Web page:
First, baking. Previously, when I baked little seitan balls, the only ingredients were gluten flour and water, and I liked those, so I started out with quite a few. But, alas, I should have known! The tragedy of baked seitan (for me) is that it tends to come out bready, by which I mean soft and spongy, like bread. In the image above (it took me all afternoon to learn how to make this montage-thing, by the way; jealousy of other bloggers' mad Photoshop skillz is a great motivator!) you see (a) the raw seitan pieces on my silpat mat ready for the oven; (b) the pieces just out of the oven after baking; note that they were hardly any bigger, which surprised me because the gluten/water dough expands like cream puffs; (c) one of the puffs cut open to show its bready-ness; and (d) what I did with the rest of them; they'll have tasty new lives as burger crumbles.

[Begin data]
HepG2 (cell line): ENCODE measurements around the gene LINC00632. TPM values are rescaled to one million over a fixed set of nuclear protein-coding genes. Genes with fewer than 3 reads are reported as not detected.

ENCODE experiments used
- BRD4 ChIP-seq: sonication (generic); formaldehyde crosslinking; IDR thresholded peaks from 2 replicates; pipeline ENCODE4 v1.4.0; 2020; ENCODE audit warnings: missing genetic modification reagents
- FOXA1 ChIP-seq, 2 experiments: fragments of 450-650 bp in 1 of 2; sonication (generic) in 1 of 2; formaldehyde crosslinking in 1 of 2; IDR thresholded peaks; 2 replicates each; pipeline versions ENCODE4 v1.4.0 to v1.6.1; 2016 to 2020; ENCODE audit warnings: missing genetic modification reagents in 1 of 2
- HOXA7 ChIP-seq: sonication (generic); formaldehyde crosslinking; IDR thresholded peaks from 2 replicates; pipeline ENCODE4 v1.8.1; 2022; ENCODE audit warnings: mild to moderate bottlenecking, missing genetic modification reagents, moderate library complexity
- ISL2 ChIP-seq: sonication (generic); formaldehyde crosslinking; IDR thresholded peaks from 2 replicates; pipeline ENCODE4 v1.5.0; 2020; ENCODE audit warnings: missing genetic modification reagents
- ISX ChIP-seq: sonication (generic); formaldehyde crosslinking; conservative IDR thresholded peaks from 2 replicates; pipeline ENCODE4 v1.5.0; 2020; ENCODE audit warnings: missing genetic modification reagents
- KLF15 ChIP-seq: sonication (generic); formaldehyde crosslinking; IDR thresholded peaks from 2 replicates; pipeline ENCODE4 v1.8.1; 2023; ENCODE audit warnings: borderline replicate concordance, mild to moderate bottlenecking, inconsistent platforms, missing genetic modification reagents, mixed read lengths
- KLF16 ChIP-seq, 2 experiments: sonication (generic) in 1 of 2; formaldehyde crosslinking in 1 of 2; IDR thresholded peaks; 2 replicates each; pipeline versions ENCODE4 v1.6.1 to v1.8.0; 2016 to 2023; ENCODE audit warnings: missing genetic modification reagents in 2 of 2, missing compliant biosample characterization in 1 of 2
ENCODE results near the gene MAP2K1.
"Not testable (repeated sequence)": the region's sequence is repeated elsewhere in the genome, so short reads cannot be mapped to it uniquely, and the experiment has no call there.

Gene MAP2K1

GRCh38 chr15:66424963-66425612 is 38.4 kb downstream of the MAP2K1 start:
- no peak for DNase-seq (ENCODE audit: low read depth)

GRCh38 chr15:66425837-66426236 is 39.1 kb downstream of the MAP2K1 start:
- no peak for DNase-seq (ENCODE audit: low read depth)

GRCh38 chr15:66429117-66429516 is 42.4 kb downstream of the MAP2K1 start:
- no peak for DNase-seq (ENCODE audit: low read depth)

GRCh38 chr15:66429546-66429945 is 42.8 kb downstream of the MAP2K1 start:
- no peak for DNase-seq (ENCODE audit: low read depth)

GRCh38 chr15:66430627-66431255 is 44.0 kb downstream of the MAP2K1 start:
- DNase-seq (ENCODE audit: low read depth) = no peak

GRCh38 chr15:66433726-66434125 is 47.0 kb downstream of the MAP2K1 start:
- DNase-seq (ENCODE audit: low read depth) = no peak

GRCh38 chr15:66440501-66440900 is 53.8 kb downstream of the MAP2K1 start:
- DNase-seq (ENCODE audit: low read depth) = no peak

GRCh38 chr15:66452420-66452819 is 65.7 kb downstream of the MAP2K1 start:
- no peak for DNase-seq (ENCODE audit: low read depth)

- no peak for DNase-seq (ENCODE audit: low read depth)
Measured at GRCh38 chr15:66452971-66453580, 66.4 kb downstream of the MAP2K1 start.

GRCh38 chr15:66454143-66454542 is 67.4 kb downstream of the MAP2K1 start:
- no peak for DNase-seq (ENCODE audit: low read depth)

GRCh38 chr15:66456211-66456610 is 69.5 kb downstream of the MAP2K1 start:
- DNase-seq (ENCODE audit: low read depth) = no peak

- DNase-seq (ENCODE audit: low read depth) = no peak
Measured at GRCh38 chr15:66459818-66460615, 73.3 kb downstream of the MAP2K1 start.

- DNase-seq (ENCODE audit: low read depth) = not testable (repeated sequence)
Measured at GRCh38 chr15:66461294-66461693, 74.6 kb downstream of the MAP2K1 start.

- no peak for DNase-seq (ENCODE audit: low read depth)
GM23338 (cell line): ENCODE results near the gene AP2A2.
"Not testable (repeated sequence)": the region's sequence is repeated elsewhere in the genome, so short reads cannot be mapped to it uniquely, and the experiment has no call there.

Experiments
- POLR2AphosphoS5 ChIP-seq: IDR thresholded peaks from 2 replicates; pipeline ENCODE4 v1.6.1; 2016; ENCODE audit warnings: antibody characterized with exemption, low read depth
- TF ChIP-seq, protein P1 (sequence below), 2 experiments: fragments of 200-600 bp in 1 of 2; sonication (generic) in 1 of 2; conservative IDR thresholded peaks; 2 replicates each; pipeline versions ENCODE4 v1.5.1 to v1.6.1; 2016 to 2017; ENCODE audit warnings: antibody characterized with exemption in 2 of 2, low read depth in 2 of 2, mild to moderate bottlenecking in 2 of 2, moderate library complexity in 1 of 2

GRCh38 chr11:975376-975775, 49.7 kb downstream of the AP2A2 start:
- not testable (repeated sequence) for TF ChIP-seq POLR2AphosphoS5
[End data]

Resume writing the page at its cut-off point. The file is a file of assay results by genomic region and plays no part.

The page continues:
Then I cut or pulled the dough into different shapes and boiled it. Boiling was much better! In the photos below you see three different styles. Seitan isn't the prettiest food product in the world, but I wanted to show it raw, then just out of the pot, and finally fried plain. First up, square chunks:

Now we're talking! The chunks were tender and had a wonderful taste, much like the original sausage-type seitan, only softer, less dense and filling. I was really pleased. Then I made little "scallops" by rolling some of the seitan into a log and slicing it thin: